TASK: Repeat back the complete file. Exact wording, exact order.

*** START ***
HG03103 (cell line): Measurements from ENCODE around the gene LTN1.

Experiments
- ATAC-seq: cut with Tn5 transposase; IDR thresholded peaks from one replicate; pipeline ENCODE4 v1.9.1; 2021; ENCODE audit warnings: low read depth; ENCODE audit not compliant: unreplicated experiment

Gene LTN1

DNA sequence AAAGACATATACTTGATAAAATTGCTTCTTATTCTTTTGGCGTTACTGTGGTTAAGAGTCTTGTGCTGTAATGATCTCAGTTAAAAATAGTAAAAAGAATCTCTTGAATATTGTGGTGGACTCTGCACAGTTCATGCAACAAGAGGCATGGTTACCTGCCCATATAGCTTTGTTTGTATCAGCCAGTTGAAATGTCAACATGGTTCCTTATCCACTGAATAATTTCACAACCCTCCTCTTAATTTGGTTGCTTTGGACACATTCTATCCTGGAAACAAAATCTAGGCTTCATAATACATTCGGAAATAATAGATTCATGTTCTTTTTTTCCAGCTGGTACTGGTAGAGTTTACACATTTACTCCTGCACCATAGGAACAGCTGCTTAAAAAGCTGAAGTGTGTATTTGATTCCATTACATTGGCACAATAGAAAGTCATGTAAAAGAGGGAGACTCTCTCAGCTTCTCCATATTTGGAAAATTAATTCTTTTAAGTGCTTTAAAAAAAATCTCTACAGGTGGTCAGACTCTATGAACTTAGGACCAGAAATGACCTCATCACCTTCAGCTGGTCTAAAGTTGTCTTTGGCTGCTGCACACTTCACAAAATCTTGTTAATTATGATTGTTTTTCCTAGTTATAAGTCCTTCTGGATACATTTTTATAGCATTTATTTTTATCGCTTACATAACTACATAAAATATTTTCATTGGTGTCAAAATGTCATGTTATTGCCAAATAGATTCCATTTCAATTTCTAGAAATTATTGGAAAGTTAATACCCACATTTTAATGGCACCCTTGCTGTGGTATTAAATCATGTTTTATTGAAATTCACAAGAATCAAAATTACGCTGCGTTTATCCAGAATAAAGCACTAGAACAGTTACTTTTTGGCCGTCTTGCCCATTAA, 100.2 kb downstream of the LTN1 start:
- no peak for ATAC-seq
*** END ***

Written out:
HG03103 (cell line): Measurements from ENCODE around the gene LTN1.

Experiments
- ATAC-seq: cut with Tn5 transposase; IDR thresholded peaks from one replicate; pipeline ENCODE4 v1.9.1; 2021; ENCODE audit warnings: low read depth; ENCODE audit not compliant: unreplicated experiment

Gene LTN1

DNA sequence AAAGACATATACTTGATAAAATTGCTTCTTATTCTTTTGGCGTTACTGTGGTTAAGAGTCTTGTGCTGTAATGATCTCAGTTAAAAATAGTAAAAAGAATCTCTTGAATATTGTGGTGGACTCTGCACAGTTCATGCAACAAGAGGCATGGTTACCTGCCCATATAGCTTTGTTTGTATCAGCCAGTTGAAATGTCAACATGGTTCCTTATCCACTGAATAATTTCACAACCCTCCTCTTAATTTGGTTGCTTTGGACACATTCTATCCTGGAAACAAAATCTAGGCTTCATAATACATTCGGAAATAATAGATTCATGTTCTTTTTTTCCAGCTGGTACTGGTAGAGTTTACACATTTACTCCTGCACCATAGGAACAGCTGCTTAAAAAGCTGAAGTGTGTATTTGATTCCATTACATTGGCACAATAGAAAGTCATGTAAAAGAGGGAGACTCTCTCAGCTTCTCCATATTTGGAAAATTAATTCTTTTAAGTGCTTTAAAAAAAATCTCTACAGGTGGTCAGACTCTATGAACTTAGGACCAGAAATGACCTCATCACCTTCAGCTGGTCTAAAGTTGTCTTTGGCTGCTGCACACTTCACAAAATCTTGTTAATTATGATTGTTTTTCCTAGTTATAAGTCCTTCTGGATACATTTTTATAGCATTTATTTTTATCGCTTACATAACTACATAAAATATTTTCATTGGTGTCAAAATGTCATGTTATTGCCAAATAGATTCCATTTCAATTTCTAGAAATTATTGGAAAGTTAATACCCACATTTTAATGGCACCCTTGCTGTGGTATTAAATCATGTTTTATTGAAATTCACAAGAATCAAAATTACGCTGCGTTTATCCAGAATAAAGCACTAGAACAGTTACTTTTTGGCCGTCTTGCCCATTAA, 100.2 kb downstream of the LTN1 start:
- no peak for ATAC-seq